After finishing the keytar’s primer/color coat, I started prepping to do the details. As mentioned in a previous post, I was using Rub’n’Buff to give a bit of a metallic finish to the details.
Like with any good detail work (unless perhaps you have a LOT more skill and confidence than I do), I prepped the sections I was going to accent by taping around the parts I wanted to add color too. This helps keep the transition between colors sharper and cleaner. It used a lot of painter’s tape and prep time, but it was worth it. I also taped around the feet on the backside of the case to protect the areas around them when sanding. I… kinda forgot to tape over them before painting, and I needed to remove the paint so that the rubber feet would work properly.
It can take a while to tape around these to my satisfaction, as I’m trying to preserve a lot of detail in the process and not look sloppy. It took a lot of small bits of tape, and some work with an exacto blade. As an example of what I’m talking about, here’s how I had taped up the universal greeblie for painting. I had to be careful to tape around all those curves.
Once I finished taping the pieces up, and through a bit of trial and error, I was able to add something of a metallic finish that I had wanted. Here it is, before and after removing the tape (there may have been an extra application of Rub’N’Buff between photos). Note the amount of extra finish that was on the protective tape that didn’t end up on the surrounding black paint.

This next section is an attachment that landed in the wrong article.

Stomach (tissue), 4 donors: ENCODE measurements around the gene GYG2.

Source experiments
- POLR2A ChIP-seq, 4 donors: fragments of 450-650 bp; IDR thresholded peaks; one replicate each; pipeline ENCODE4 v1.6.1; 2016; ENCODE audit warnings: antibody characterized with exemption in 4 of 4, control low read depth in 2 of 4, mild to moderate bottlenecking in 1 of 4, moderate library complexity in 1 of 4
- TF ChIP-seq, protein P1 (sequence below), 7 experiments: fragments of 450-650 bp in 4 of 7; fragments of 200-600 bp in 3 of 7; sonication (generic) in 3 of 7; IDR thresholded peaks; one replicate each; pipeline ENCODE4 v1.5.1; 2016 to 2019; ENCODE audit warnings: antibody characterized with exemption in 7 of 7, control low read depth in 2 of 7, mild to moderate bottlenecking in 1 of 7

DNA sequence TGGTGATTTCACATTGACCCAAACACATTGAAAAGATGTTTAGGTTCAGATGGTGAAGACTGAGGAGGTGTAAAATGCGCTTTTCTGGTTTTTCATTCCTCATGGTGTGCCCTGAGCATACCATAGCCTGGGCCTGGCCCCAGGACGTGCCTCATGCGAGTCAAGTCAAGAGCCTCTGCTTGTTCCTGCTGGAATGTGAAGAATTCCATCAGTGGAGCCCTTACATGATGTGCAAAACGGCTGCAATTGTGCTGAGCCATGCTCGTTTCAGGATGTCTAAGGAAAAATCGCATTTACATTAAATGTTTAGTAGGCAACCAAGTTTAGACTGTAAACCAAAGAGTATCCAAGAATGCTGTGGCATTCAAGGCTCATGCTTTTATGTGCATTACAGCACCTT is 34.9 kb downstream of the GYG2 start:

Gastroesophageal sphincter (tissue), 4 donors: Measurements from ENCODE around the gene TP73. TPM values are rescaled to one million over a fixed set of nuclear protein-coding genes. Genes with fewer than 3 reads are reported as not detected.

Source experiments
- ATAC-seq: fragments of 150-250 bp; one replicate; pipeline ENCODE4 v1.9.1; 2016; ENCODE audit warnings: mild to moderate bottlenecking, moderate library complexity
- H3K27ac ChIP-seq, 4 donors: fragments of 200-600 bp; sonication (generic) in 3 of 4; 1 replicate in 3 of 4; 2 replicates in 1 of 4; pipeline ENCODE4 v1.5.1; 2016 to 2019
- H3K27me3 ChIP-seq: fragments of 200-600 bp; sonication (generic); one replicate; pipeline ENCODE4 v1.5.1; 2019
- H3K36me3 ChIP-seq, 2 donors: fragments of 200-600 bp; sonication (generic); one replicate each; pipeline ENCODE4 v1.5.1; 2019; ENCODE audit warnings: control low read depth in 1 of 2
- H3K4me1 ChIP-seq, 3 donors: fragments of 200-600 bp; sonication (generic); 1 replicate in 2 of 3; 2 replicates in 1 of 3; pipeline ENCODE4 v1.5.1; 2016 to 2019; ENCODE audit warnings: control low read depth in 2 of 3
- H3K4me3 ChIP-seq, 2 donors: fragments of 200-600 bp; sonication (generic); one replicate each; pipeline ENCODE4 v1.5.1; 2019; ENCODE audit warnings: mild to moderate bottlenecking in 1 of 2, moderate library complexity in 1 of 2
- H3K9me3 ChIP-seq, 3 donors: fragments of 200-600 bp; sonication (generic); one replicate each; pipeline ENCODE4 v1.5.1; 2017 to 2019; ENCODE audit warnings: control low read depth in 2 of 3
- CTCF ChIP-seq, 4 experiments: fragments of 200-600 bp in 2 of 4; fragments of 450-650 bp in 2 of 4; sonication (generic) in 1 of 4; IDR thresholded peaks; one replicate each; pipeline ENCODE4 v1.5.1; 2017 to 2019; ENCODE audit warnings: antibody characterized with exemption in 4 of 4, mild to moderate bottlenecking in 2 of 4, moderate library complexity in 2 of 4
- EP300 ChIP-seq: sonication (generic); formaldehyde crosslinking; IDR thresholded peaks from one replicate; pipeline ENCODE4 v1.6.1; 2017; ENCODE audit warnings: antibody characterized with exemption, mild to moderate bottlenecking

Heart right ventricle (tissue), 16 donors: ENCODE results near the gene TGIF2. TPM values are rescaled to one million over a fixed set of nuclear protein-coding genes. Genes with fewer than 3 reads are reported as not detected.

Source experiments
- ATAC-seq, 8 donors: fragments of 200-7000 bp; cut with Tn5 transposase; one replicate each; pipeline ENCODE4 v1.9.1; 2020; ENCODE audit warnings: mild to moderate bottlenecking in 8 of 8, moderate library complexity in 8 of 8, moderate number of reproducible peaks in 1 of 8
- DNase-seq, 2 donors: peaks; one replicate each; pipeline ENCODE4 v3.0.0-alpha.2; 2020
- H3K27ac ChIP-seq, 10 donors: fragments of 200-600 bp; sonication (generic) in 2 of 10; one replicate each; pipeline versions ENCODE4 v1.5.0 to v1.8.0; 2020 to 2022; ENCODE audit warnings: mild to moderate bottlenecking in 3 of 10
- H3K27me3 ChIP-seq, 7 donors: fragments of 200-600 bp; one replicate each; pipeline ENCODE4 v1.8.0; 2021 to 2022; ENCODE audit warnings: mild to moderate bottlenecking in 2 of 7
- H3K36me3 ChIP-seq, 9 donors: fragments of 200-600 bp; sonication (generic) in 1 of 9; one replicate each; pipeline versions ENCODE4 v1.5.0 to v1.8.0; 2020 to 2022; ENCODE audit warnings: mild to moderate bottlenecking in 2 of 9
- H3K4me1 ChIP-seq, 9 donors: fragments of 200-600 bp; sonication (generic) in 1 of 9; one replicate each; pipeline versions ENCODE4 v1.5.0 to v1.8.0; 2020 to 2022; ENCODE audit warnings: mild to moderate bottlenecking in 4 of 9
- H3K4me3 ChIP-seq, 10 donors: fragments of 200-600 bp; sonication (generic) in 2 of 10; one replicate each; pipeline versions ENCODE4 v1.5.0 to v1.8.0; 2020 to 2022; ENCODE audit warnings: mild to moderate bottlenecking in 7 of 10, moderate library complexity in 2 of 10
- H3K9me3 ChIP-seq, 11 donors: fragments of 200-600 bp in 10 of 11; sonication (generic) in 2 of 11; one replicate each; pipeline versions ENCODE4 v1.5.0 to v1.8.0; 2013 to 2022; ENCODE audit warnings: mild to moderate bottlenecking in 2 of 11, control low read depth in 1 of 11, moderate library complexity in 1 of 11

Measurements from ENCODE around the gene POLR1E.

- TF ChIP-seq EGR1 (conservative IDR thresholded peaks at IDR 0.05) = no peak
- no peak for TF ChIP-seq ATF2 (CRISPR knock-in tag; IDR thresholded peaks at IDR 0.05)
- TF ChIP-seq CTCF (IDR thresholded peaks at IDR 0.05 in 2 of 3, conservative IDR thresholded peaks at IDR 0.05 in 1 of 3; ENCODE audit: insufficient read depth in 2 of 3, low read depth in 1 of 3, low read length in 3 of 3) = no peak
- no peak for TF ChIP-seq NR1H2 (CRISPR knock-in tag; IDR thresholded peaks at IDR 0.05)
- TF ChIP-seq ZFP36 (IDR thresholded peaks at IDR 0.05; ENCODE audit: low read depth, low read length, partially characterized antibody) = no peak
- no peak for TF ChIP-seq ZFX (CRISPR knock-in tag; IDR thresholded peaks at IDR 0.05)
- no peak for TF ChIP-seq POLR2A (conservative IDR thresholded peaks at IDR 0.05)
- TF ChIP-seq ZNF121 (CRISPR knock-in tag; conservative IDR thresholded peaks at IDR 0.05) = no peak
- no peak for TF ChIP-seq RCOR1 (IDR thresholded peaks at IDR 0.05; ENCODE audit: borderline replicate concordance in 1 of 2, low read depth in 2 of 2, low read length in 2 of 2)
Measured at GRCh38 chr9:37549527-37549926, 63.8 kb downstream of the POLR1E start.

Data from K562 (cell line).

Finished with the accents, I started decorating with stickers. I had a bit of trouble with some of them, and I’m not entirely happy with the results but, eh, you live and learn. I know a bit more of what to expect the next time I do something similar. The vinyl sticker with my logo was the hardest one to put in.
The others took a bit of planning for placement, but weren’t so bad to apply, as each sticker was a single solid piece.
After applying all that, I had to apply some more paint. A few coats of glossy clear enamel to protect everything and seal it in, and a coat of matte clear paint to knock the gloss off. The results were alright, but I think if I were to redo this I would use a painted on clear lacquer, for a thicker, stronger coat. Some of the stickers don’t adhere as well as they should, and the spray painted clear coat doesn’t force it down like a lacquer might. I also noticed that with some hard objects it was easy to accidentally add marks to the surface of the paint, it’s something about the clear coats, but at this point I don’t want to worry with attempting a fix, and I’ll just call it “built-in weathering.”
Oh, before I forget, one of my lessons learned I would like to share.
DO NOT LET YOUR SPRAYPAINTED PLA PLASTIC PARTS DRY IN THE SUN. I started getting warping in one of my parts because I didn’t realize it was in direct sunlight, and I had to try an emergency repair with clamping while it was still flexible.
Here’s all the parts after stickering and painting. Oh, and I was painting a door opening tool at the same time as well.
It was around this point that I decided that I wanted to make sure I finished the USB hub add-on and a more integrated power switch before reassembling it, but that’s a topic for another post.
Let me know if you have any questions about the processes in these posts. I’m trying to write these over a month after the fact, and have been limiting some of the details in order to progress forward.